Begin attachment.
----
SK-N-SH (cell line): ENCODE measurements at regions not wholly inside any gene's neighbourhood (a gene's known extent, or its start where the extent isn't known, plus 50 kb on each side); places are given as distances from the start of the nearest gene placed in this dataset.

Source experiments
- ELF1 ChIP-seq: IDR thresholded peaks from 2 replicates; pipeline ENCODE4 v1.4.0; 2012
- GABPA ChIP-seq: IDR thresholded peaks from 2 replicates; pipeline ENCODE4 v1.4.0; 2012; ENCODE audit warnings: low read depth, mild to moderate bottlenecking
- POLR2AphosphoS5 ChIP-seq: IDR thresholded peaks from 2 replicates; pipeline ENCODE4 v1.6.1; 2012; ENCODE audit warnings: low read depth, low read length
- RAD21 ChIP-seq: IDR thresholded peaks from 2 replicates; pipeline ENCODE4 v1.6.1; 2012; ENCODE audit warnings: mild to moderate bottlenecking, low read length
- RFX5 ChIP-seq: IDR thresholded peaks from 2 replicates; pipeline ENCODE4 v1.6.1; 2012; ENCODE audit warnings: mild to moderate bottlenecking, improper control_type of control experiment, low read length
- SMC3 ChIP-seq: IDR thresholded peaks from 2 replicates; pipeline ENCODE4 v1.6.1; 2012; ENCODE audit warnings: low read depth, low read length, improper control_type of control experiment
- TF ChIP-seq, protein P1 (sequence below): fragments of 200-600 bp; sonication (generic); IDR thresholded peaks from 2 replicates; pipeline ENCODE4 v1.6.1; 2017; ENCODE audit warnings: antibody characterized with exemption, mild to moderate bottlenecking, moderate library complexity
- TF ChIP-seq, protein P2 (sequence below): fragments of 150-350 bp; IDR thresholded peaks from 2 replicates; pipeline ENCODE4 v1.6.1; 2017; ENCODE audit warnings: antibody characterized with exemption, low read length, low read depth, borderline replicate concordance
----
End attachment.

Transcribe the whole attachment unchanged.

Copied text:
SK-N-SH (cell line): ENCODE measurements at regions not wholly inside any gene's neighbourhood (a gene's known extent, or its start where the extent isn't known, plus 50 kb on each side); places are given as distances from the start of the nearest gene placed in this dataset.

Source experiments
- ELF1 ChIP-seq: IDR thresholded peaks from 2 replicates; pipeline ENCODE4 v1.4.0; 2012
- GABPA ChIP-seq: IDR thresholded peaks from 2 replicates; pipeline ENCODE4 v1.4.0; 2012; ENCODE audit warnings: low read depth, mild to moderate bottlenecking
- POLR2AphosphoS5 ChIP-seq: IDR thresholded peaks from 2 replicates; pipeline ENCODE4 v1.6.1; 2012; ENCODE audit warnings: low read depth, low read length
- RAD21 ChIP-seq: IDR thresholded peaks from 2 replicates; pipeline ENCODE4 v1.6.1; 2012; ENCODE audit warnings: mild to moderate bottlenecking, low read length
- RFX5 ChIP-seq: IDR thresholded peaks from 2 replicates; pipeline ENCODE4 v1.6.1; 2012; ENCODE audit warnings: mild to moderate bottlenecking, improper control_type of control experiment, low read length
- SMC3 ChIP-seq: IDR thresholded peaks from 2 replicates; pipeline ENCODE4 v1.6.1; 2012; ENCODE audit warnings: low read depth, low read length, improper control_type of control experiment
- TF ChIP-seq, protein P1 (sequence below): fragments of 200-600 bp; sonication (generic); IDR thresholded peaks from 2 replicates; pipeline ENCODE4 v1.6.1; 2017; ENCODE audit warnings: antibody characterized with exemption, mild to moderate bottlenecking, moderate library complexity
- TF ChIP-seq, protein P2 (sequence below): fragments of 150-350 bp; IDR thresholded peaks from 2 replicates; pipeline ENCODE4 v1.6.1; 2017; ENCODE audit warnings: antibody characterized with exemption, low read length, low read depth, borderline replicate concordance